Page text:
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roma: the city of passion

January 11, 2013

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Rome was a whirlwind of action. For four days my roommate, an Australian, and I would wake up early and spend the day seeing every site we could possibly squeeze in. We would start at danesi cafe for cappuccinos and croissants and then catch the metro for site seeing. Obviously everything we saw and did was beautiful, historic and breathtaking but there were those few places I found extra special. Some of the highlights for me were the chiesa immacolata concezione and cappuccini crypt, wandering around campo di fiori finding the best pizza as recommended by Val, and seeing the Sistine chapel.

The crypt was unlike anything I’d ever seen. The museum explained the role of cappuccins, or friars in the church. At the end of the tour you enter into a crypt, where the bones of friars are used to make art. There are rooms upon rooms of this, skulls and body parts even used as the lamp. Obviously I was not allowed to take photos of this, but I enjoyed it so much because in some odd way it was a combination of peaceful and terrifying. I have seen few dead bodies ever, and in the crypt you are surrounded by thousands of people who dedicated their life to the church and gave their bodies to an art form in the afterlife.

My next favorite was a bit more lighthearted. My best friend Val had studied abroad in Rome last winter, and very kindly made sure I was prepared for Rome in the best way. Utilizing her map and directions like a treasure hunt, I found her favorite pizza spot. It warmed me inside and brought home a little closer to know that just a year ago Val had been in the same place I now was. Of course the pizza was amazing, but the way I came about it made it that much better.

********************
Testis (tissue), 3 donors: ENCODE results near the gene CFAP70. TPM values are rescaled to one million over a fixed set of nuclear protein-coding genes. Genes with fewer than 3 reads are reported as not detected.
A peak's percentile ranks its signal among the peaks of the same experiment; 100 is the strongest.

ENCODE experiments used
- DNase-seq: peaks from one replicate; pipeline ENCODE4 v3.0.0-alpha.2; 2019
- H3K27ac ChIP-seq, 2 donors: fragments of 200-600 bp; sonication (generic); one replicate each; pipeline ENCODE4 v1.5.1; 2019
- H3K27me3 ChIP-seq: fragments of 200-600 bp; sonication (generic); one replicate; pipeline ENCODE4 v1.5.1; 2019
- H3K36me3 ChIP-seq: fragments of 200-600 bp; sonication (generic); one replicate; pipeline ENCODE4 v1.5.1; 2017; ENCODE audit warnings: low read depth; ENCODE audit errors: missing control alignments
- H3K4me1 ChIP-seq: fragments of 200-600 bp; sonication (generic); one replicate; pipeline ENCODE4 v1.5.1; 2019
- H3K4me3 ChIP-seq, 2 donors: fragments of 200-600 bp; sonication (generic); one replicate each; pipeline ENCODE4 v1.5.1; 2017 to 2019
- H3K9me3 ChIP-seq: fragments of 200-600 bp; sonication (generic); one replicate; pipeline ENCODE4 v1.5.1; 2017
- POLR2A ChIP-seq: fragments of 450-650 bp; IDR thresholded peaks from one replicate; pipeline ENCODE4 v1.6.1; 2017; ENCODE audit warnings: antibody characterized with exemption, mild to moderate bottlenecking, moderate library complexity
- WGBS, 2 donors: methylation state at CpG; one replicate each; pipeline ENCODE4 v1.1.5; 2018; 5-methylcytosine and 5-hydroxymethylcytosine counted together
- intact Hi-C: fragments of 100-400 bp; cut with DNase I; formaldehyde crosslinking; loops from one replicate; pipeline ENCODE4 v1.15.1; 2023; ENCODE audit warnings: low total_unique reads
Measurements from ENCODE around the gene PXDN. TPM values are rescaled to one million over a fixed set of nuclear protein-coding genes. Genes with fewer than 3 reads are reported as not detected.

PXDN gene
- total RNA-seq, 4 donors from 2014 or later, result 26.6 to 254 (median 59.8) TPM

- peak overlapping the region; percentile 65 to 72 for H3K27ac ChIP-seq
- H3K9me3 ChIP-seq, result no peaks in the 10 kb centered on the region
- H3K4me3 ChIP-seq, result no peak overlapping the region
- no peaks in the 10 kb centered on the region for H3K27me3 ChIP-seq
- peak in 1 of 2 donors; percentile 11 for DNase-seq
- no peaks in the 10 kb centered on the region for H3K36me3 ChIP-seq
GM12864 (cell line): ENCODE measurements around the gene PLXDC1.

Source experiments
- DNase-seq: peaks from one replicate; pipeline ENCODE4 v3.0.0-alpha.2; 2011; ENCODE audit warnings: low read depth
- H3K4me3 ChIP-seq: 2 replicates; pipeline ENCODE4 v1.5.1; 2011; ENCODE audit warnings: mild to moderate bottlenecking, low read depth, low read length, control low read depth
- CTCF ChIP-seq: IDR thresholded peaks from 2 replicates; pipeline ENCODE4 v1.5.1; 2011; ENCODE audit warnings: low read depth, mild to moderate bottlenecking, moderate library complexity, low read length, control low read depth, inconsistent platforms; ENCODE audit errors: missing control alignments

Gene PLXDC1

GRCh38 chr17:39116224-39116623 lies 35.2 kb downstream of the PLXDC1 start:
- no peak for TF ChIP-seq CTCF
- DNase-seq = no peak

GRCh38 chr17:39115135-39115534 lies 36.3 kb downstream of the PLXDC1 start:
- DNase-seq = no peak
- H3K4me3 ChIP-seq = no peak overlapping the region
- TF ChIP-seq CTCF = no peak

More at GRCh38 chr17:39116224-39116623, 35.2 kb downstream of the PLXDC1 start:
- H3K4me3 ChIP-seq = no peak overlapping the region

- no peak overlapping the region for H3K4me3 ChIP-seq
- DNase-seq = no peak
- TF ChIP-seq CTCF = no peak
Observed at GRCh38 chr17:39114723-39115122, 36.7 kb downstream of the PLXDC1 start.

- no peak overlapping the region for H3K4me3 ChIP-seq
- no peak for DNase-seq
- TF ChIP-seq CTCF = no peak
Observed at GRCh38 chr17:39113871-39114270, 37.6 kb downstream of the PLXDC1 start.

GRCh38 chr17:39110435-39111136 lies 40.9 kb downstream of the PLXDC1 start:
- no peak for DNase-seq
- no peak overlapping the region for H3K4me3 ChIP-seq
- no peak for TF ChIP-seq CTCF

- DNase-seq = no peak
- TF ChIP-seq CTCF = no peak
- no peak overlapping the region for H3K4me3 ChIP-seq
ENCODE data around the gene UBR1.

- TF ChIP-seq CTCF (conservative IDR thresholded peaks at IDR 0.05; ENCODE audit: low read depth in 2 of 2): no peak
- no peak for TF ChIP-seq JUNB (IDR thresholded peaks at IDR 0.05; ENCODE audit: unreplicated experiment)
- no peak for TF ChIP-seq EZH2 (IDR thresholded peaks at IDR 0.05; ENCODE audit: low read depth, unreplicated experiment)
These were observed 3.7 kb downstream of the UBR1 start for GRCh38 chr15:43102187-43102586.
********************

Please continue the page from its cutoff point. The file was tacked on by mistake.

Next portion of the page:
In Rome, there are thousands of churches and museums to be seen. By the time on Wednesday that I finally had made it to the Sistine chapel after hours and hours of site seeing, I was historied out and ready for some champagne and a bubble bath. But as soon as I stepped foot in the chapel I was suddenly alive inside and lost in all it’s wonderment. The precise detail and extreme talent of Michelangelo’s work is clear. The room is filled both ceilings and walls with paintings explaining the story of the bible and when you are looking up at everything, the people seem to come to life and grab you by your heart. It was absolutely one of the most beautiful things I have yet to see.

Rome was for me the city of passion. Passion in the art, passion in all the historical pride, and of course passion in the food and wine.

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One Comment leave one →
  1. January 12, 2013 7:59 am

    Your photos describe Rome perfectly!

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